A desire to conduct negotiations in secret is a common characteristic of bank robbers, kidnappers (of at least average levels of competence), and military officers planning a coup d’état. Also apparently of those preparing international reshapings of international trade arrangments, such as Tafta, the TTIP, and the TiSA. (We can leave the negotiations for the Southeast Asian Economic Community on one side, since war between any two or more of its members may well intervene before any serious change in the previous labyrinthine, sometimes subterranean, and certainly not always wholly ethical practices can take place.) The need for secrecy in all these cases is both evidence that the plans are likely to face resistance, and reason for suspicion that what is planned is contrary to established law and to the interests of those who will be affected by the changes. These two aspects are of course entirely distinct. A coup d’état is not necessarily bad for a nation’s inhabitants, Thomas Sankara’s name being one to cite. Likewise, it is at least theoretically possible to devise a national police force where all members would impartially support their judicial system while allowing minor derelictions in favour of mercy. (It is a rather remarkable observation that throughout history so few revolutionaries have grasped the idiocy of taking on the governing power by attacking its servants rather than seeking to enlist them.) Nevertheless many, including myself, would be willing to go out on a limb and say that negotiations affecting large numbers of human beings (we leave animals out of this, even though bringing them in might shine a bright and useful light on the moral issues) which are carried on in secret are so likely so often to be against the interests of those affected by the plans that they should be disallowed on principle by any person, group or power able to stop them. All the more so when many negotiators themselves are largely affiliated to or friendly with those who will benefit from the changes. Even more when the benefits will flow not to the poor and needy but largely to organisations which are already overendowed with assets. And unquestionably, when the plans include – an indication by itself that there is an unpleasing odour to these ideas – stipulations that would explicitly forbid anulment of the changes.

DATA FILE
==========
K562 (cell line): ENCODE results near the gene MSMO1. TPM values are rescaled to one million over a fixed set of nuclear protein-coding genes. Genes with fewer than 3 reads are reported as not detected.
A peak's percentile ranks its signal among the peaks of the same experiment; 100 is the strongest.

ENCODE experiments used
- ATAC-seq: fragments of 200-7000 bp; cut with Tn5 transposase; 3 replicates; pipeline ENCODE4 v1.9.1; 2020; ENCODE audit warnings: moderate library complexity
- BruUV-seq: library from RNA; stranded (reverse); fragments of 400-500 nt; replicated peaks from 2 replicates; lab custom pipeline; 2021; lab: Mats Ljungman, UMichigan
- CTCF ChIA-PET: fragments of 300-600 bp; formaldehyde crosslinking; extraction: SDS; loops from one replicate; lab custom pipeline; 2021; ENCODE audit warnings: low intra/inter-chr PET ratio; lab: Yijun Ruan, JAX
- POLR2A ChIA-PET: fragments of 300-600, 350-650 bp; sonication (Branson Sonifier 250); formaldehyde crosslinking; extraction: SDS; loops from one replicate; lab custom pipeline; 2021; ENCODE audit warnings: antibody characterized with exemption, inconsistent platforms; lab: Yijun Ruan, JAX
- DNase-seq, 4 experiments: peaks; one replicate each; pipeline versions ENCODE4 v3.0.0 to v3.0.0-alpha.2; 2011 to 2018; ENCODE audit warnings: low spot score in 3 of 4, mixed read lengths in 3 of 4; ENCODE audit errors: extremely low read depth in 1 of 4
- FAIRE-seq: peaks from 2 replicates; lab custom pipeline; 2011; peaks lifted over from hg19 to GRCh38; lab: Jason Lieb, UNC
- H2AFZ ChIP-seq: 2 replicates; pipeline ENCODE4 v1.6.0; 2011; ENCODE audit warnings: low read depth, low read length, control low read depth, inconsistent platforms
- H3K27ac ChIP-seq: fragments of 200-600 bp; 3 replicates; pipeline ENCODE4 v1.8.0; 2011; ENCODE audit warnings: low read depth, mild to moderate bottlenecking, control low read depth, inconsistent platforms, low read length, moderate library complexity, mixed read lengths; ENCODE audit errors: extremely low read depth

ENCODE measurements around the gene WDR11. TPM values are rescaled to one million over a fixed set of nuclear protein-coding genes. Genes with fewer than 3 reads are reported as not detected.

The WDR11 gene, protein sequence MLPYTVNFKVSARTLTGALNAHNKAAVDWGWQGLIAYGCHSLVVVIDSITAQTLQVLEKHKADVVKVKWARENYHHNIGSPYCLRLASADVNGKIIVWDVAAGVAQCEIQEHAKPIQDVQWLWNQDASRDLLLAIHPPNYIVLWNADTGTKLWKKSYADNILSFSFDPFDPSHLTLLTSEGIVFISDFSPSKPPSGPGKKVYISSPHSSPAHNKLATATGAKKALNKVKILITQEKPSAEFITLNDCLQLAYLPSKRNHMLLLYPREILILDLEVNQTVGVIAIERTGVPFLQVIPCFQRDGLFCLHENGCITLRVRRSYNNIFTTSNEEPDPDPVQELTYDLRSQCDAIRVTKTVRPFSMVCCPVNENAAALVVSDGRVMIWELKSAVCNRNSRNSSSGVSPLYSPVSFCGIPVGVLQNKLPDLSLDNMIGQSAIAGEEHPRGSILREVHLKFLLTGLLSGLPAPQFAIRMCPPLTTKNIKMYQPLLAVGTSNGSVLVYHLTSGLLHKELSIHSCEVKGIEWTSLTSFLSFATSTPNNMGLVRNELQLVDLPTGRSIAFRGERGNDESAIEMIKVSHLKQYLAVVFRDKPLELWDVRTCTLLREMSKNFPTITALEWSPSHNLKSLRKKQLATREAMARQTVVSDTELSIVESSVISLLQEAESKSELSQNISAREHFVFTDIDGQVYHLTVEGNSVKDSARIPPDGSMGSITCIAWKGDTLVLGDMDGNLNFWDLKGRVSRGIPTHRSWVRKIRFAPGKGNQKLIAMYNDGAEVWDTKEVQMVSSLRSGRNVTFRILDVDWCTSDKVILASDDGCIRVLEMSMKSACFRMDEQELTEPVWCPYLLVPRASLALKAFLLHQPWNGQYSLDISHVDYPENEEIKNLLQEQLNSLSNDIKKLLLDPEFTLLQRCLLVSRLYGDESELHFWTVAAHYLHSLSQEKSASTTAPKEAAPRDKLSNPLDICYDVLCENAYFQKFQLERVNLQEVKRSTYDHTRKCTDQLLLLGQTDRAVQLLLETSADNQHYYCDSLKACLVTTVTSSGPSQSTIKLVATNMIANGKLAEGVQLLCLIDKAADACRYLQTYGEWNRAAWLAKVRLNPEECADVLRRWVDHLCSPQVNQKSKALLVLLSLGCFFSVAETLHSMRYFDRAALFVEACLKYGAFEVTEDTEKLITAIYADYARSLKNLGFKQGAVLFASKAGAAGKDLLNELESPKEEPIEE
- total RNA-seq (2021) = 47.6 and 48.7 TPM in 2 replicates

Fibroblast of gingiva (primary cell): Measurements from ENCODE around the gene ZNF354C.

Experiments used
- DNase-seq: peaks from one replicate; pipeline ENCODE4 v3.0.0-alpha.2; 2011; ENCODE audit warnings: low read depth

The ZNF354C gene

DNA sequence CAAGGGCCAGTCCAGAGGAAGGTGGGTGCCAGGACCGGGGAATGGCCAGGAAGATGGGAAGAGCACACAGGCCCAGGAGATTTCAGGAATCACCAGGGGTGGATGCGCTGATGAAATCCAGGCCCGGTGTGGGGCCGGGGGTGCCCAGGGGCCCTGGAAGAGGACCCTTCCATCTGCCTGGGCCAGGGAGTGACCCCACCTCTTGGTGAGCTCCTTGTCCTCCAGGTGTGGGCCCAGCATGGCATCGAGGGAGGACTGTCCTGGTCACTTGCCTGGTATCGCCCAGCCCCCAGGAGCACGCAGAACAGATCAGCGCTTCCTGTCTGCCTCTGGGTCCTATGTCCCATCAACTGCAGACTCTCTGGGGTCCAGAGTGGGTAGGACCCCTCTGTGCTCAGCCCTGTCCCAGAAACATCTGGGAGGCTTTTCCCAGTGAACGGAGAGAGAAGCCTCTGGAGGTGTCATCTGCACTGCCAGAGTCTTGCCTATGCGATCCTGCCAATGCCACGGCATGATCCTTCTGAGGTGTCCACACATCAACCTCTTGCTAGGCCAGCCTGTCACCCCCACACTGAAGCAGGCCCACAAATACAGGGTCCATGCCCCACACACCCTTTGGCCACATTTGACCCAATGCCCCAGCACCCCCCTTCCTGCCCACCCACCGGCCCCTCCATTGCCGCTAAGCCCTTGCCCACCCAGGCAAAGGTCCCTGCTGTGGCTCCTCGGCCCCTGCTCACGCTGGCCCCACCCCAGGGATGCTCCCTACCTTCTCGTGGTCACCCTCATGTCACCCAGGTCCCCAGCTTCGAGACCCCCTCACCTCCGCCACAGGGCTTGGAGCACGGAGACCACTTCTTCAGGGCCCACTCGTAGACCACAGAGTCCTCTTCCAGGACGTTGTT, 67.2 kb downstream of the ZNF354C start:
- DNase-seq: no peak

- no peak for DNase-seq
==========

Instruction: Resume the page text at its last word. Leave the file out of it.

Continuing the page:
A hasty footnote, unconnected with the above. While, like virtually everyone else outside the hermit people’s republic I feel that North Korea’s launching a long-range missile adds a twilight shade to the visions of the future, it may not be an entirely unalloyed case of mindless militarism with added aggressivity that we witness. (It has been a busy week – judging a contest for mechanical sharks not far from the Arctic Circle to begin with – and as I entered the office, our Editor seized me by the collar and shouted ‘500 words before 11.30am!’ in my ear.) But I seem to remember that there were negotiations (not particularly secret) between the West and North Korea with a view to ending the latter’s nuclear plans. Agreement was reached, and formally approved. However, a major part of the deal was that compensation for ending the nuclear programme was that two (?) of the Canadian model nuclear power stations were to be delivered to North Korea. They never arrived and in 1994 (?) North Korea declared the deal cancelled on the grounds of bad faith of the other party. If my memory is correct, that may have been a point where Pyongyang took a resolution never to trust the West. My immediate checks at this point have not turned up any relevant information. Can any reader help?